Fox’s Fringe (0.9/3) was rusty in its return from hiatus, down 25% from its winter finale a month ago. It was hindered by a weak lead-in, Kitchen Nightmares (1.0/4), which was inexplicably low for an original, tied with NBC’s Who …
With Fox‘s Fringe once again facing cancellation, the show’s stars Joshua Jackson, John Noble, Blair Brown and Seth Gabel and executive producers Jeff Pinkner and J.H. Wyman are rallying fans of the sci-fi drama today with a session at WonderCon. Talks between the network and Fringe producer Warner …
TCA: Fox’s Kevin Reilly Talks About Future Of ‘House’ & ‘Breaking In ‘ & ‘Glee’ Spat; Calls ‘Touch’ Pilot ‘Extraordinary’
Not that there was ever any doubt that Tim Kring’s Fox pilot Touch starring Kiefer Sutherland would get on the air, but the network wanted to reserve final judgement until after it sees the finished pilot. Fox entertainment president Kevin Reilly told reporters at TCA today that he saw the pilot last night and it was “extraordinary”, firmly sealing the project’s midseason series pickup. “It’s a new character but it does have some dose of Jack Bauer in it,” Reilly said about Sutherland’s new role.
While Touch will be joining Fox’s schedule this season, veteran medical drama House might exit it. “I can’t confirm that this is the last season of House,” Reilly said during the Q&A session, adding that a decision on that will be made in “late fall.” The contract of star Hugh Laurie is up after the end of this season, and creator/executive producer David Shore had indicated that he signed a new deal for the upcoming eighth season because he wanted to give the show a proper ending. Reilly alluded to that, noting that the original creative team of the show “that has kept the quality strong” has remained intact and “they want to go out strong, not limp on for several more seasons as a vestige of itself.” Reilly also hinted that there is a scenario where House end its run on Fox this seaosn but producer Universal Media Studios tried to continue it on another network.
There is also no decision on the future of Fox’s other veteran drama, Bones, but Reilly sounded far more upbeat about its future. As for cult favorite, Fringe, “I don’t expect Fringe to grow, but if it does exactly what it did last year, we will be very, very happy,” Reilly said. The fate of another fan favorite, comedy Breaking In, remains up in the air after the network canceled the series starring Christian Slater after a short midseason run but then shouldered the cost of extending the options on the cast with studio Sony TV. Today, Reilly said that Breaking In will be a contender for Fox’s 2-hour midseason comedy block along with series Raising Hope, I Hate My Teenage Daughter and New Girl and pilots Little In Common and Family Album. “We will revisit what makes that 2-hour block later in the fall and make a decision (on Breaking In)”, Reilly said.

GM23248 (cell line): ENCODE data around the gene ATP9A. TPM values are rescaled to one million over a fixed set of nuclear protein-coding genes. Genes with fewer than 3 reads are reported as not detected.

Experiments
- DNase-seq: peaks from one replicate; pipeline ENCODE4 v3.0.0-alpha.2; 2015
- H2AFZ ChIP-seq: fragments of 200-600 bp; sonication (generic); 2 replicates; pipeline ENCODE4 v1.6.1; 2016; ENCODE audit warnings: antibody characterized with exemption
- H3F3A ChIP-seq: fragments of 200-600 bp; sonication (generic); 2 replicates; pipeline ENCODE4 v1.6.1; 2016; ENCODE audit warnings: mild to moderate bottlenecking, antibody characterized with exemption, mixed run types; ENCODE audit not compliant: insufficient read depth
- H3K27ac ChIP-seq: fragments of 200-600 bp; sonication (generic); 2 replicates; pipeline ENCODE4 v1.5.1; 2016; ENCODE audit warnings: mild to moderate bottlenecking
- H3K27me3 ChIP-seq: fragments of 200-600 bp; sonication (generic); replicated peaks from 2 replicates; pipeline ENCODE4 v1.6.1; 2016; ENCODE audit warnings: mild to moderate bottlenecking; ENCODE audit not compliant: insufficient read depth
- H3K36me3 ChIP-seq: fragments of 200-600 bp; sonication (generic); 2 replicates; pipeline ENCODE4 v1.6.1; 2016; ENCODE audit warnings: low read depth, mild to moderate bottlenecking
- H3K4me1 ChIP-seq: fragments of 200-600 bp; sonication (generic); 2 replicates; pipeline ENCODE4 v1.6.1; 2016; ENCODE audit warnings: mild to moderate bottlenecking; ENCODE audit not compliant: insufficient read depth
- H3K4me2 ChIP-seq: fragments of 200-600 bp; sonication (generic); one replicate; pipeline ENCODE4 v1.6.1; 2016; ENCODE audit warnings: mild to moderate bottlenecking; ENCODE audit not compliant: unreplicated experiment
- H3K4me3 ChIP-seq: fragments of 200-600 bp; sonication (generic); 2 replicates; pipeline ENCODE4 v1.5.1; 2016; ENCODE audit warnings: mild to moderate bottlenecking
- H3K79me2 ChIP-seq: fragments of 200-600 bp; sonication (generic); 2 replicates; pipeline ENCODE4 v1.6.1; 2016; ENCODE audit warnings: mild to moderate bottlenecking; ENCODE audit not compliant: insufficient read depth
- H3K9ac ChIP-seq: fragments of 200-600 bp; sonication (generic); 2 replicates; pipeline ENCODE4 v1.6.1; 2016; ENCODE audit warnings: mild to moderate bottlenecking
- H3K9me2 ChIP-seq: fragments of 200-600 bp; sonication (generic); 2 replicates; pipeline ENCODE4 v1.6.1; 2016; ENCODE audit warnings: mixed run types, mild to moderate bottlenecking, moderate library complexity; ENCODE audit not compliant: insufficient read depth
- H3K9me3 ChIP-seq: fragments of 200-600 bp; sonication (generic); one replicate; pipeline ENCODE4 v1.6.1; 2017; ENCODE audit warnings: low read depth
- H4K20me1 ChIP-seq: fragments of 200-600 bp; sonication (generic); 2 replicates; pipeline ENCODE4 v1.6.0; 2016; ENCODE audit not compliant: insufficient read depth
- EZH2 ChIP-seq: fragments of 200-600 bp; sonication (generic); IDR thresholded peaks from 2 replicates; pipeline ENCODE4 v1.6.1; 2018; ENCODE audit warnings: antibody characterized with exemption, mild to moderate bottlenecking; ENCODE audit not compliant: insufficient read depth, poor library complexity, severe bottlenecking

This year’s Emmy race for Outstanding Drama Series will continue cable’s dominance in this most prestigious category. Cable claimed 10 of the 13 nomination spots over the past two years, and 13 of 19 since 2008. By contrast, cable earned a mere nine nods combined in the seven years between 2001 and 2007 when the networks still ruled. The shift from broadcast is so extreme in 2011 that CBS’ The Good Wife is considered the only network series with a solid shot to earn its second nomination in as many years. (Though not in that league, NBC/DirecTV’s Friday Night Lights, NBC’s Parenthood, and CBS’ Blue Bloods deserve consideration while ABC has entered a rebuilding phase.) The sad reality is that the broadcast networks, which just signed a new eight-year deal with the Academy of Television Arts & Sciences to carry the Emmys, are facing a possible first-ever shutout from the top drama series category. That’s because of the continuing strength and ambition of programming on cable — in particular, HBO in a return to form, and AMC still on a roll.
HBO’s Prohibition-era hourlong Boardwalk Empire drew the most critical attention this Emmy season because of its pedigreed producer team, headed by the legendary Martin Scorsese and creator/showrunner Terence Winter, a Sopranos alum. How interesting that the pay channel’s expensive serial will compete against another period drama from that other Sopranos alum Matt Weiner. AMC’s first acclaimed original series, Mad Men, has won this category three years running and is bidding this year to be the first series to win four in a row since NBC’s The West Wing (2000- 2003). Though the frontrunner, Mad Men could be hurt by a long hiatus.
AMC has seized the mantle from HBO as TV’s preeminent quality-drama purveyor with a pair of newcomers that could crack the series field this year: the zombie-themed hour The Walking Dead, and the dark murder mystery The Killing. Even though two-time category nominee Breaking Bad is not eligible for 2011, AMC could still land three nods, becoming the first network in 10 years to do so in this category, after NBC scored the hat trick in 2001 with The West Wing, ER, and Law & Order. No cable network has ever managed the feat to date.
And then there’s Showtime, whose Dexter is in the running for its fourth consecutive Outstanding Drama nomination, along with first-season Shameless. FX is pushing its increasingly buzzed-about Western, Justified and, to a lesser extent, Sons Of Anarchy. TNT wants attention for The Closer, Men Of A Certain Age, and Southland. USA is pressing Covert Affairs and White Collar. Here’s our assessment of the chances for this year’s drama series in alphabetical order:
Former Lost co-executive producer David Fury is joining the upcoming season of Fox’s Fringe as writer/consulting producer, reuniting with Lost creator/executive producer J.J. Abrams, who executive produces Fringe. In addition to his work on the first season of Lost, Fury is also known for his work on Buffy the Vampire …